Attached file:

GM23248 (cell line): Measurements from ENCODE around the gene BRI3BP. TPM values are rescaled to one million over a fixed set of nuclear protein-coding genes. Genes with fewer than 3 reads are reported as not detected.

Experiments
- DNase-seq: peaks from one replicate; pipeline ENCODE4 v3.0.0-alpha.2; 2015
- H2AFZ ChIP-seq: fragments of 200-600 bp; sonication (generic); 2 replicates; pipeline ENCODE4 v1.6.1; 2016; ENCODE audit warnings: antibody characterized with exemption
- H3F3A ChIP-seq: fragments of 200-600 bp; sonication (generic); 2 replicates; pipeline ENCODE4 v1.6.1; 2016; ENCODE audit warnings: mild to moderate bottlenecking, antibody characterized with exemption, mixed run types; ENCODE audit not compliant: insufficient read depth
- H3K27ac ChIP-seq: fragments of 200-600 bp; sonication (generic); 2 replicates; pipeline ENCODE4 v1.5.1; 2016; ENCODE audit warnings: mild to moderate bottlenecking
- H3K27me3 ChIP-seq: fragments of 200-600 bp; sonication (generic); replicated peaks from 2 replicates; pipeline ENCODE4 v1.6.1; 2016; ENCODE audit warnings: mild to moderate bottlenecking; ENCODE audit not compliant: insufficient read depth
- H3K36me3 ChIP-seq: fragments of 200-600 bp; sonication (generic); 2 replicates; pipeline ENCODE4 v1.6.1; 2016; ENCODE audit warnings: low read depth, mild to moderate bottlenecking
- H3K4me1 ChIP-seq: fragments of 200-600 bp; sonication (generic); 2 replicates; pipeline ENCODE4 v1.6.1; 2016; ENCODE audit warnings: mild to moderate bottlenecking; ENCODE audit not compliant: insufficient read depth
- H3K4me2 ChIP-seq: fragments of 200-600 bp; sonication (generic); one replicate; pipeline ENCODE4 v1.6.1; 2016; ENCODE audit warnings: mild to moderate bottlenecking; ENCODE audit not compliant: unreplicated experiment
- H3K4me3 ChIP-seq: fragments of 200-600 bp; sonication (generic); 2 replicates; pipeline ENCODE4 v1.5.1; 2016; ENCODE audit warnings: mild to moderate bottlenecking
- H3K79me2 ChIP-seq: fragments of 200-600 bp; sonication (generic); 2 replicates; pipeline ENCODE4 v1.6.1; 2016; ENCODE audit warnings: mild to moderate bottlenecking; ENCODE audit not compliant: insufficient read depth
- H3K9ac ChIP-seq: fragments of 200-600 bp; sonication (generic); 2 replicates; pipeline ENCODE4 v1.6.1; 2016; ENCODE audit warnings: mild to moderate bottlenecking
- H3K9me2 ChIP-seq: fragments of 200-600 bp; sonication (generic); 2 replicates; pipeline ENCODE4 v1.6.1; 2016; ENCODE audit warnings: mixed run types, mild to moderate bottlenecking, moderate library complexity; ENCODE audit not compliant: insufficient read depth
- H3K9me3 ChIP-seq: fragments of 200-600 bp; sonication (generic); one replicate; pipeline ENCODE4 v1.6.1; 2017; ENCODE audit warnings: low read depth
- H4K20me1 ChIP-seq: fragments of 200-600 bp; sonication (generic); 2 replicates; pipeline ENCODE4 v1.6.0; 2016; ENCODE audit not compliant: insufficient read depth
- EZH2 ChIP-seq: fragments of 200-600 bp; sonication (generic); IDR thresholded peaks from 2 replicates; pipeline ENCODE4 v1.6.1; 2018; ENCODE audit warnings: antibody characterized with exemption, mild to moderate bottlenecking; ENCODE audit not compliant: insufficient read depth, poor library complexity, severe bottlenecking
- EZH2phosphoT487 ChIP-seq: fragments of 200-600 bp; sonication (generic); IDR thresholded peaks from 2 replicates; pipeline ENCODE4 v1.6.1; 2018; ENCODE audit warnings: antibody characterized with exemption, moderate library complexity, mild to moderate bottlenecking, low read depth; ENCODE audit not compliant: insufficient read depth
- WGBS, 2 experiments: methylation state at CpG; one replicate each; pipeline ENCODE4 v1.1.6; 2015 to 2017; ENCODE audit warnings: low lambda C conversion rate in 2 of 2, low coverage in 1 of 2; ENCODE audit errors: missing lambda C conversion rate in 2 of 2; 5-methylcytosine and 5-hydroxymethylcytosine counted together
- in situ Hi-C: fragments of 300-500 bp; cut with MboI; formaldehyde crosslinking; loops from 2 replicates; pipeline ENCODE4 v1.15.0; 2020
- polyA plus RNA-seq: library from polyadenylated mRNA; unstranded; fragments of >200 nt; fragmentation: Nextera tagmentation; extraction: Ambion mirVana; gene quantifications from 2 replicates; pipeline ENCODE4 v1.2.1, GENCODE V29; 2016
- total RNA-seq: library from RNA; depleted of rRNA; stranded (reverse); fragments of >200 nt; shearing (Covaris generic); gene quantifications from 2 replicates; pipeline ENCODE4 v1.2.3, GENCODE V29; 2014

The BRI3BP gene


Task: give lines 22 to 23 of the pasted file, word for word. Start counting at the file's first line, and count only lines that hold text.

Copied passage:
- total RNA-seq: library from RNA; depleted of rRNA; stranded (reverse); fragments of >200 nt; shearing (Covaris generic); gene quantifications from 2 replicates; pipeline ENCODE4 v1.2.3, GENCODE V29; 2014

The BRI3BP gene